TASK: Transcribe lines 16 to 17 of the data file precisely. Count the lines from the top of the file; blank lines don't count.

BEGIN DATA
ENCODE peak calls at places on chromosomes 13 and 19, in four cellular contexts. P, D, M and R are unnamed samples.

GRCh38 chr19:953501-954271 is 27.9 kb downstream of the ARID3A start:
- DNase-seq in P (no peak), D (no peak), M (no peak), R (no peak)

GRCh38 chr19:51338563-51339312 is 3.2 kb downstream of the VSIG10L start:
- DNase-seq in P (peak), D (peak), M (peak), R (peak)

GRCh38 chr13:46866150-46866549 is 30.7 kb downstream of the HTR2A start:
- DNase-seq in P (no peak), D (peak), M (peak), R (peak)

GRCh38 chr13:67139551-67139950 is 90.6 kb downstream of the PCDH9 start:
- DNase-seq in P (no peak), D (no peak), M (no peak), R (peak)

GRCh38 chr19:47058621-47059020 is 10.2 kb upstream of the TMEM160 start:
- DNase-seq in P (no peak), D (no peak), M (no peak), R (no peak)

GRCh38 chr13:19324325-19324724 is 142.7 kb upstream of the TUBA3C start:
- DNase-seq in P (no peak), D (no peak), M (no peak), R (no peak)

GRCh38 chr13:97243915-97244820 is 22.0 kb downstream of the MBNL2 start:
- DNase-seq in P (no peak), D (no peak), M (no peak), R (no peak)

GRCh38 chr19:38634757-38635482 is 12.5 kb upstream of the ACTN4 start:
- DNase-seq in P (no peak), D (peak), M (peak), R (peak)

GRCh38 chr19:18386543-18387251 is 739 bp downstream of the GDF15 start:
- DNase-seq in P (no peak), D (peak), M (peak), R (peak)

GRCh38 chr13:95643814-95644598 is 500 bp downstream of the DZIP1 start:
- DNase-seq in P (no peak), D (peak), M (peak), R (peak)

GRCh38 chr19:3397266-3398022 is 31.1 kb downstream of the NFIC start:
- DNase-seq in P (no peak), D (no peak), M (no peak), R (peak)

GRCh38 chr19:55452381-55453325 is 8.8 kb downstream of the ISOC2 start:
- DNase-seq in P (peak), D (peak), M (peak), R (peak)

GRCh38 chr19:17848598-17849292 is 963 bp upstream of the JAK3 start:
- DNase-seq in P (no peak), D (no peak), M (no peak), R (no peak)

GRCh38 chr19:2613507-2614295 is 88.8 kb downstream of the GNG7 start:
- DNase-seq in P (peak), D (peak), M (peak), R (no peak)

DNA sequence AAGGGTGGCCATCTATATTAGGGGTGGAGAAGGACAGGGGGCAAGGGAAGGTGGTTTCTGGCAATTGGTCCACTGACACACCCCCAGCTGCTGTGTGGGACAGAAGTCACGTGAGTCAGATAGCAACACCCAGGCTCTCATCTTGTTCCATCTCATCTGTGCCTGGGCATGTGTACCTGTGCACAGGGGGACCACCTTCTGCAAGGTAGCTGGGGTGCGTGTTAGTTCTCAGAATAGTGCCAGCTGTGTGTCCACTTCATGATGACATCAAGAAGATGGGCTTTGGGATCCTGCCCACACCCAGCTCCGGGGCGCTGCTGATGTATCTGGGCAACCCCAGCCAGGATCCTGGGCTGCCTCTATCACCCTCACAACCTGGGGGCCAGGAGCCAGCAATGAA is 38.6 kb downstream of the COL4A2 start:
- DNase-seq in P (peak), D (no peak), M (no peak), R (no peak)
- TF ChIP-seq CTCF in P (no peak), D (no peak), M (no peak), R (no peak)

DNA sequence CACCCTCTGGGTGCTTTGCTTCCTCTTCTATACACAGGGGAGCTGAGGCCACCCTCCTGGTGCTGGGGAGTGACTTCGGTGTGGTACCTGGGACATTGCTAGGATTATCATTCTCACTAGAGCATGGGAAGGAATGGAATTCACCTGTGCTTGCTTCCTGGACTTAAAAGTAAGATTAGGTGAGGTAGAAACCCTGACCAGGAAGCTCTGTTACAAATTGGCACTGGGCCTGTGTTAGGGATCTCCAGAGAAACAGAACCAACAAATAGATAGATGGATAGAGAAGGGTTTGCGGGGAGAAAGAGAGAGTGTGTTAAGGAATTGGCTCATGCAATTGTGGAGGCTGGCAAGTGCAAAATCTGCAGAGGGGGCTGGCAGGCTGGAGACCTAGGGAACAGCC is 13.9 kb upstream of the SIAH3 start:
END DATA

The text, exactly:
GRCh38 chr19:38634757-38635482 is 12.5 kb upstream of the ACTN4 start:
- DNase-seq in P (no peak), D (peak), M (peak), R (peak)